Later on in my period, when my flow was lighter, I was able to leave it in for the full 12 hours which was AMAZING. I especially loved using it at the very end of my period when I’m not necessarily bleeding but get that sneaky, unpredictable spotting. Bye bye pantyliners.

Menstrual cups have opened my eyes

I must say that using my Pixie cup has made me even more comfortable with my body and I’ve learnt so much. I didn’t even realize how heavy my flow actually is until I was changing that cup every 5 hours. It’s so difficult to track your bleeding when using pads and tampons but the Pixie cup actually has measurements engraved in the cup, allowing you to know exactly how heavy or light your flow is.

My favorite part about using a menstrual cup is being able to forget that I’m even on my period. Because the cup collects the blood and doesn’t leak unless full, I’m able to live my best life, even when on my period.

Believe it or not, I’m actually excited for my next period so I could use my menstrual cup and track ALL the details. That’s crazy right?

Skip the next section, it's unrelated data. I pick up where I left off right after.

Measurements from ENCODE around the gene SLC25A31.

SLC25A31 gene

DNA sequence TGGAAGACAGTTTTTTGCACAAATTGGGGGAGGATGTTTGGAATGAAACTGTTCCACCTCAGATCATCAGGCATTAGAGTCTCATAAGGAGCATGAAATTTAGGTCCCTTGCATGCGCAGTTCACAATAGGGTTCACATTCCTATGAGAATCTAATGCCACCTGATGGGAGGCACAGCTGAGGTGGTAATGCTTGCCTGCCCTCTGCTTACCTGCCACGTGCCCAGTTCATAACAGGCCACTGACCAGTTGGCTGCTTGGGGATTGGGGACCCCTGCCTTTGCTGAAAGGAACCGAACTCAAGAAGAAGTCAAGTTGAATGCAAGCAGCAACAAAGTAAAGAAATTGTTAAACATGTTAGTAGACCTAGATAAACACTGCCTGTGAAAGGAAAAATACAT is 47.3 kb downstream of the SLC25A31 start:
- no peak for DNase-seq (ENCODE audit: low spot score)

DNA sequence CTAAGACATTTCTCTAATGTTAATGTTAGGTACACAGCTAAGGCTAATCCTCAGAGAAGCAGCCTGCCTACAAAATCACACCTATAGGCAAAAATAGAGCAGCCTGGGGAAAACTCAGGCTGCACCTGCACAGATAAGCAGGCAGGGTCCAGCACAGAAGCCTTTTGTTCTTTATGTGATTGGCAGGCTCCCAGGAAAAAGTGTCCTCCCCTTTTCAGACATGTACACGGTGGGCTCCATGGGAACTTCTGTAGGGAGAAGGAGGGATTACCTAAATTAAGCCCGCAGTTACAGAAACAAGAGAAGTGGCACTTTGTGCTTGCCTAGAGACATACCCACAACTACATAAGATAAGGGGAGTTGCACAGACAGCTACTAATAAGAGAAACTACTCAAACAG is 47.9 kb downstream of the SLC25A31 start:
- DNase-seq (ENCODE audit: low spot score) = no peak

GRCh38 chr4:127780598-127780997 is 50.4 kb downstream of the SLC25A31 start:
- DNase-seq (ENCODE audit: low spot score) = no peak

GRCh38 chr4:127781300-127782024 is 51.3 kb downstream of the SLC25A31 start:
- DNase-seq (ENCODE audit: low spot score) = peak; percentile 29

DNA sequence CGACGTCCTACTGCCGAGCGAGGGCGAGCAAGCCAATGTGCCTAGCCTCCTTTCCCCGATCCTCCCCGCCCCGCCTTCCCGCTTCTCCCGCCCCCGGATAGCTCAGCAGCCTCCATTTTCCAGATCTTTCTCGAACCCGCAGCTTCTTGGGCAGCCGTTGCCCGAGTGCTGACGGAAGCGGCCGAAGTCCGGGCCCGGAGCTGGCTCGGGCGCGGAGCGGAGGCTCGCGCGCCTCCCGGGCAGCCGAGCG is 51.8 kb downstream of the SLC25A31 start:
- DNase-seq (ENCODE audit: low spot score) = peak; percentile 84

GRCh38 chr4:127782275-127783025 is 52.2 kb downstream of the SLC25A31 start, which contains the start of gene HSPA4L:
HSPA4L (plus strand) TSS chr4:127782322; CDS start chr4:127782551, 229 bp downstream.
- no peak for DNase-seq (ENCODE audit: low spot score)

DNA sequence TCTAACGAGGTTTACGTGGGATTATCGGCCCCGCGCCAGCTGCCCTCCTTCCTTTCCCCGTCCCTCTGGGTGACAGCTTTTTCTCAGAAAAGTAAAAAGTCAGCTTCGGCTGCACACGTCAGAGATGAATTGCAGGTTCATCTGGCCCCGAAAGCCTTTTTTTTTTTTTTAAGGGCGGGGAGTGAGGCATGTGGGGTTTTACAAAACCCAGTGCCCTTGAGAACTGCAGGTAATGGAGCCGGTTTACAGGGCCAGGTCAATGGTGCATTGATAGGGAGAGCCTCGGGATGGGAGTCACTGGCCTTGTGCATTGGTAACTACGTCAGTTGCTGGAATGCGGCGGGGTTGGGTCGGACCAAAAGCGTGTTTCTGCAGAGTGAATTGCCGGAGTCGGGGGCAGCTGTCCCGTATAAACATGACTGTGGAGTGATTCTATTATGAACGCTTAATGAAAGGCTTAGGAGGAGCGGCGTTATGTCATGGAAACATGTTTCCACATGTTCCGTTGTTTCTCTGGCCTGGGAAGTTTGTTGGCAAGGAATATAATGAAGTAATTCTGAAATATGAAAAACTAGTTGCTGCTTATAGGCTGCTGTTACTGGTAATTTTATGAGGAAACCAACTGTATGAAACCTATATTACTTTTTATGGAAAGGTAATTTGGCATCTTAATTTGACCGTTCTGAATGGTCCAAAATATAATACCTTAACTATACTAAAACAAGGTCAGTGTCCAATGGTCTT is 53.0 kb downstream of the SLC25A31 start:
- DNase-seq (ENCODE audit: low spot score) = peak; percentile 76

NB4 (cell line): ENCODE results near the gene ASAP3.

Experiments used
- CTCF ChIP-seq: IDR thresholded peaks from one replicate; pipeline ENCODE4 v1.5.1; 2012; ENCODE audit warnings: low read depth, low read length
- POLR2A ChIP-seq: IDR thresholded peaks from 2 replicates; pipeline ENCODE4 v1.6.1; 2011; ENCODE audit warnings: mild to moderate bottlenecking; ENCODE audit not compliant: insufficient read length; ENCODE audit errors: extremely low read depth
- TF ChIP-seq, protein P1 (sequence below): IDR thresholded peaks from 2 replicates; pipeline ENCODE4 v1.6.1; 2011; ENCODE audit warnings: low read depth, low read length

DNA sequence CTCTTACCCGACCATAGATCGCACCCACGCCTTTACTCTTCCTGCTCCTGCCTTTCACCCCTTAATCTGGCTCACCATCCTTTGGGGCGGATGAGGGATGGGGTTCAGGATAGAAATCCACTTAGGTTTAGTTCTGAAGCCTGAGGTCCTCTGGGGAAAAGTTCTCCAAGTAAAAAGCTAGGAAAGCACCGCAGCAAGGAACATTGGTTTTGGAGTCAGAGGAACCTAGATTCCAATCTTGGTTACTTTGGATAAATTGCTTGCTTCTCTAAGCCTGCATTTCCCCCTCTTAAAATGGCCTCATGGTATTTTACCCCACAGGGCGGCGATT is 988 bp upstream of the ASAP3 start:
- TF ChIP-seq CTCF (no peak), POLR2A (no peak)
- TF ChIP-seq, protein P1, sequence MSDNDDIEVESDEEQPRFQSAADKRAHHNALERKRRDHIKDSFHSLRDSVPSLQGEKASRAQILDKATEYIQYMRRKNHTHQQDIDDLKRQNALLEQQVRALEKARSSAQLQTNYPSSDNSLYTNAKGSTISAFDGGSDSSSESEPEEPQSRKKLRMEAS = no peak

Have you ever used a menstrual cup? Do you love it as much as I love mine?


Other posts you may enjoy:

A week in paradise: the Bahamas

7 tips for starting a zero waste lifestyle

Behind the blog {3}: 6 steps to starting a blog


Until next time,

Mikayla

11 thoughts on “Menstrual cups: hit or miss?

  1. I’ve been contemplating switching for so long because I realised how much I spend on pads and tampons yearly (and how bad they are for the environment). The cup would be such a better investment for me. I have to change what I’m wearing so often because of menorrhagia and I really do believe switching would help so much with that. This post is great and I’m even more inspired now to try it!

    Liked by 1 person

Leave a Reply

Fill in your details below or click an icon to log in:

WordPress.com Logo

You are commenting using your WordPress.com account. Log Out /  Change )

Google photo

You are commenting using your Google account. Log Out /  Change )

Twitter picture

You are commenting using your Twitter account. Log Out /  Change )

Facebook photo

You are commenting using your Facebook account. Log Out /  Change )

Connecting to %s